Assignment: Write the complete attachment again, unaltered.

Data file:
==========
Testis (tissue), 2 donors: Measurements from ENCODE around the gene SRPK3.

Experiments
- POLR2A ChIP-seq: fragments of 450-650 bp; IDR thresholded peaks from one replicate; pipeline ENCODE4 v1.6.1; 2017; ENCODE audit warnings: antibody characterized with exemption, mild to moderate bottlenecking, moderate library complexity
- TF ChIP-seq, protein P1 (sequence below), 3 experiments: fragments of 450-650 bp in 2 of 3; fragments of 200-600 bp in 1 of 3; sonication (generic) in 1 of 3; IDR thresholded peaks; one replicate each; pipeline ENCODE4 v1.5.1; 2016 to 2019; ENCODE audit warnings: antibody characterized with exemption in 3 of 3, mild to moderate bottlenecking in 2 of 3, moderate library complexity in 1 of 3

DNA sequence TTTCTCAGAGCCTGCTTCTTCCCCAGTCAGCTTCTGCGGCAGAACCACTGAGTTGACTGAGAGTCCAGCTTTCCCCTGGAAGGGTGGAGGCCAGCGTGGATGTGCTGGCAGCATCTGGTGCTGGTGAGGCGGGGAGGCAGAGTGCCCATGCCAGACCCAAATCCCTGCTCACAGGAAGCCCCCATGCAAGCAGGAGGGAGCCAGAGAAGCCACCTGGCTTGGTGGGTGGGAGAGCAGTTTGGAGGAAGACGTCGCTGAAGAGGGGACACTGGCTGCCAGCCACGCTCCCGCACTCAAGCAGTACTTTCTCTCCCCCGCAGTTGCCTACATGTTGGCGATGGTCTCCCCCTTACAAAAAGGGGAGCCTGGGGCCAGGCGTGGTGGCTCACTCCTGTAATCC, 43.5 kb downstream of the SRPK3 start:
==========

Testis (tissue), 2 donors: Measurements from ENCODE around the gene SRPK3.

Experiments
- POLR2A ChIP-seq: fragments of 450-650 bp; IDR thresholded peaks from one replicate; pipeline ENCODE4 v1.6.1; 2017; ENCODE audit warnings: antibody characterized with exemption, mild to moderate bottlenecking, moderate library complexity
- TF ChIP-seq, protein P1 (sequence below), 3 experiments: fragments of 450-650 bp in 2 of 3; fragments of 200-600 bp in 1 of 3; sonication (generic) in 1 of 3; IDR thresholded peaks; one replicate each; pipeline ENCODE4 v1.5.1; 2016 to 2019; ENCODE audit warnings: antibody characterized with exemption in 3 of 3, mild to moderate bottlenecking in 2 of 3, moderate library complexity in 1 of 3

DNA sequence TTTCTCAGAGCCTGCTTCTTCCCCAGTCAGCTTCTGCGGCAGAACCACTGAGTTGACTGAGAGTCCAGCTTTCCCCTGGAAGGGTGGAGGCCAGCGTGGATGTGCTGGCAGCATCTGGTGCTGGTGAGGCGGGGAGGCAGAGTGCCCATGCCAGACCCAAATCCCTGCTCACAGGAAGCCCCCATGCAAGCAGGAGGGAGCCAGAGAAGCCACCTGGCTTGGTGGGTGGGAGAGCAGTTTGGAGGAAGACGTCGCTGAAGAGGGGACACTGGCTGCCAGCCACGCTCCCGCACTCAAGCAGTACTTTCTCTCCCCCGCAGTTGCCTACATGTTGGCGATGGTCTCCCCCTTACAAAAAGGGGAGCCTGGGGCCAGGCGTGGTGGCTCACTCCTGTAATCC, 43.5 kb downstream of the SRPK3 start: